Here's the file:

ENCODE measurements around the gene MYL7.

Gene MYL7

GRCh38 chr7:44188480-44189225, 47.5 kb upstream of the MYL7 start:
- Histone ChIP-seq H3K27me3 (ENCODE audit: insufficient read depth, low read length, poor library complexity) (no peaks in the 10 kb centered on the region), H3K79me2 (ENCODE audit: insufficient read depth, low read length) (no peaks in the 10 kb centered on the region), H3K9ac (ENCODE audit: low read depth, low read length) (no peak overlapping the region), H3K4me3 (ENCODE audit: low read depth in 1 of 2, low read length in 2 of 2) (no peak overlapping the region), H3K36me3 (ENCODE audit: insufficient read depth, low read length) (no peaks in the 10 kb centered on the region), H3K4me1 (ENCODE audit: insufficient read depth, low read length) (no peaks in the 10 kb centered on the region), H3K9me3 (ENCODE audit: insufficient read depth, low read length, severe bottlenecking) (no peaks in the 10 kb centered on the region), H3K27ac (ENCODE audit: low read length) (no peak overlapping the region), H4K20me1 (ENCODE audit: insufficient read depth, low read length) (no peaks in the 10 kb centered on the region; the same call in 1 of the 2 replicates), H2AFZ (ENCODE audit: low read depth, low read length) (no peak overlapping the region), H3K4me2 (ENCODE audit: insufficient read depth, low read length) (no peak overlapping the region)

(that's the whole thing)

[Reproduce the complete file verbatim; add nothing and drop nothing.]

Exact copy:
ENCODE measurements around the gene MYL7.

Gene MYL7

GRCh38 chr7:44188480-44189225, 47.5 kb upstream of the MYL7 start:
- Histone ChIP-seq H3K27me3 (ENCODE audit: insufficient read depth, low read length, poor library complexity) (no peaks in the 10 kb centered on the region), H3K79me2 (ENCODE audit: insufficient read depth, low read length) (no peaks in the 10 kb centered on the region), H3K9ac (ENCODE audit: low read depth, low read length) (no peak overlapping the region), H3K4me3 (ENCODE audit: low read depth in 1 of 2, low read length in 2 of 2) (no peak overlapping the region), H3K36me3 (ENCODE audit: insufficient read depth, low read length) (no peaks in the 10 kb centered on the region), H3K4me1 (ENCODE audit: insufficient read depth, low read length) (no peaks in the 10 kb centered on the region), H3K9me3 (ENCODE audit: insufficient read depth, low read length, severe bottlenecking) (no peaks in the 10 kb centered on the region), H3K27ac (ENCODE audit: low read length) (no peak overlapping the region), H4K20me1 (ENCODE audit: insufficient read depth, low read length) (no peaks in the 10 kb centered on the region; the same call in 1 of the 2 replicates), H2AFZ (ENCODE audit: low read depth, low read length) (no peak overlapping the region), H3K4me2 (ENCODE audit: insufficient read depth, low read length) (no peak overlapping the region)